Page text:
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Hard road ahead as Trinidad faces recession

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Trinidadians and Tobagonians will have to tighten their belts as the country is now in a recession.

The Governor of the Central Bank Jawala Rambarran announced that T&T is now officially in recession. The last time T&T faced a recession was in 2009.

In making the revelation, Rambarran said four consecutive quarters of decline in real Gross Domestic Product (GDP) in 2015 means that Trinidad and Tobago is in a recession.

Addressing members of the business community at the Bank’s Monetary Policy Forum at the Hyatt Regence Hotel, in Port of Spain last Thursday, Rambarran noted that the response should not come as a major surprise.

“It is not the kind of news you want to deliver to the country 19 days before Christmas. However the economic events over the past year should have started sobering even the most financial nonchalant among us,” he said.

Rambarran pointed out that the effects of the recession will start next year.

He said while many may not have felt or seen any effects of the decline this year, as 2016 progresses there will be noticeable signs of businesses hold back on investments, consumers cut back on spending and fewer loans taken.

The governor stressed that the Central Bank and the Ministry of Finance must work together to ensure monetary and fiscal policies are put in place to support a firm enough economic recovery.

He said the recession was triggered by prolonged supply disruptions in the energy sector which resulted in shortfalls in natural gas, and which in turn adversely affected output of Liquefied Natural Gas (LNG) and petrochemicals.

Rambarran painted a dismal picture for the economy in 2016.

He said the 1.5 percent contraction in real GDP is expected as the energy sector continues to grapple with natural gas shortfall and low oil and gas prices.

The country’s gross official reserves will also fall again as energy exports decline further, Rambarran said, adding though, it will continue to exceed conventional benchmarks of reserve adequacy.

He said this decline will translate into less foreign exchange availability to support the market.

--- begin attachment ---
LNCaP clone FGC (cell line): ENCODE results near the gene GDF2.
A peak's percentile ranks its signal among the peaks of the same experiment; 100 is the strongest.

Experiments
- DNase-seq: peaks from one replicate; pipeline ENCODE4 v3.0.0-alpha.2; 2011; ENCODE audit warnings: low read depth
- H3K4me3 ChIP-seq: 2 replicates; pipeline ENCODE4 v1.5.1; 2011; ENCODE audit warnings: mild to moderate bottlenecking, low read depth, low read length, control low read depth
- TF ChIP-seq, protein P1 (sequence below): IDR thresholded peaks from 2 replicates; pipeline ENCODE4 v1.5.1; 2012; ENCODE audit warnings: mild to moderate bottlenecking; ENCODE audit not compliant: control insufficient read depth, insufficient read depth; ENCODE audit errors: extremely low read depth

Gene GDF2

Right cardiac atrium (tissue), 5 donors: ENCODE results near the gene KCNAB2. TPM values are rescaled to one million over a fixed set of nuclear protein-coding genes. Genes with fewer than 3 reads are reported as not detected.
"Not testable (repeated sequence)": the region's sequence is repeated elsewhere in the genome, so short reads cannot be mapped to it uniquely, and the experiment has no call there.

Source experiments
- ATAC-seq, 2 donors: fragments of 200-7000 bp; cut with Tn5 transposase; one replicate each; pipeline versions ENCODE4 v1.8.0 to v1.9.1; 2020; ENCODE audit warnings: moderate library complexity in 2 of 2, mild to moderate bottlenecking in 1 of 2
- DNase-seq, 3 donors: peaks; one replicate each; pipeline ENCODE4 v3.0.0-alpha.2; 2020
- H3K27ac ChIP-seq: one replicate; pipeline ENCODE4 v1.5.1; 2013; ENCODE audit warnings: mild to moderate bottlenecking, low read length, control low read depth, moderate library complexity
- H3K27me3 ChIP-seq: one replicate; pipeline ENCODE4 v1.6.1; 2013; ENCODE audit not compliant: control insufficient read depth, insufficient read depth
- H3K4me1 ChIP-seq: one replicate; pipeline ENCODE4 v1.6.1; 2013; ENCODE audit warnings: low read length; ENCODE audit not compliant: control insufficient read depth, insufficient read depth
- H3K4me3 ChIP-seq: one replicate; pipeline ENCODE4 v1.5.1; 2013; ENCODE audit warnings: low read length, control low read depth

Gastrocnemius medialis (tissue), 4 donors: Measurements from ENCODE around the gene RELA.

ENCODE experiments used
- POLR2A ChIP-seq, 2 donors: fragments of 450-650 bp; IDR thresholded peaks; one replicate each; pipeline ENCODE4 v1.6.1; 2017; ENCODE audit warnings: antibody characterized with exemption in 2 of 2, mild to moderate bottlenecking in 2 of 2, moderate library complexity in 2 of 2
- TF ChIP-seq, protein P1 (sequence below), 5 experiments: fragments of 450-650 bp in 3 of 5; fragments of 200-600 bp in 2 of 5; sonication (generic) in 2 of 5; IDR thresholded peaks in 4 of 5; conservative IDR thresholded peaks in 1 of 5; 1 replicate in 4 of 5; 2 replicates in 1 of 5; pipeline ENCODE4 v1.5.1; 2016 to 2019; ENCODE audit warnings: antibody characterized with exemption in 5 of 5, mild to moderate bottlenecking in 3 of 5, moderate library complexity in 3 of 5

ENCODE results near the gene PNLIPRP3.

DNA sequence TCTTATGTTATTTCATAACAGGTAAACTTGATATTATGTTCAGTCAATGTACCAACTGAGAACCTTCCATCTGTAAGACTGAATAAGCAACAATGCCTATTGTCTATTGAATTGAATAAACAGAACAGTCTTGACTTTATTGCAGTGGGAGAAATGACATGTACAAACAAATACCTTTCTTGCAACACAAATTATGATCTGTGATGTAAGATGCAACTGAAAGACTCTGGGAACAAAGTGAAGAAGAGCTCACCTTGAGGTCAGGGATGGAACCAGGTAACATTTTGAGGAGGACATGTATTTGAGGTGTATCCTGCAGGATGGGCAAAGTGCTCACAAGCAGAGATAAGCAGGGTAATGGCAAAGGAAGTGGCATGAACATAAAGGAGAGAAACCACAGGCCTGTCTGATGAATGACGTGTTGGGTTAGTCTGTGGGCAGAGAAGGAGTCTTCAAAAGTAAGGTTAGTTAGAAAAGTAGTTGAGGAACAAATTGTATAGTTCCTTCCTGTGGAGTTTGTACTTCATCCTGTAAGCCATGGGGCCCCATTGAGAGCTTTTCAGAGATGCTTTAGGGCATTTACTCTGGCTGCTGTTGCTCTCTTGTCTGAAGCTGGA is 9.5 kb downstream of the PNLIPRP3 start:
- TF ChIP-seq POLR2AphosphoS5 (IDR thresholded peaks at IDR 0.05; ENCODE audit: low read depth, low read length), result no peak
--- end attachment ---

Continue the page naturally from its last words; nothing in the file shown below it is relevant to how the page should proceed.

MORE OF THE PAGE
“Energy exports are expected to decline by around $600 million, constraining foreign exchange flows,” he noted.

Rambarran said the Monetary Policy Committee’s decision to raise interest rates also came about because of its concern about rising inflationary pressures into early 2016 caused by fiscal measures announced by the Dr. Keith Rowley’s government in the 2015 / 2016 budget.

The Central Bank governor said core inflation accelerated to nearly 2.5 percent in October 2015, partly reflecting the 15 percent increase in the price of diesel and super gasoline announced in the 2015 / 2016 budget.

Rambarran said if VAT (Value Added Tax) is introduced at 12.5 percent (down from 15 percent) on all previously VAT-exempt items, core inflation could increase to almost 3.5 percent and food inflation could reach double digits.

The announcement of the recession came a day before the PNM government went to the Parliament for approval to borrow to a maximum of TT$120 billion (US$20 billion).

Minister of Finance Colm Imbert said the government would minimize borrowing for budgetary support and would also borrow for “projects with a maximum potential to reap maximum economic, financial and social benefits for Trinidad and Tobago.”

Imbert said the last government “wiped out” the cash balance of $.6.5 billion in the Central Bank and then “raided” the overdraft limit.

“They took almost TT$16 billion from the government’s accounts at the Central Bank,” he said.

Former Prime Minister Kamla Persad-Bissessar now Opposition leader cautioned citizens with their money advising them to spend within their means as there is more doom and gloom to come with government’s poor management of the economy.

Updated 3:05 am, July 10, 2018
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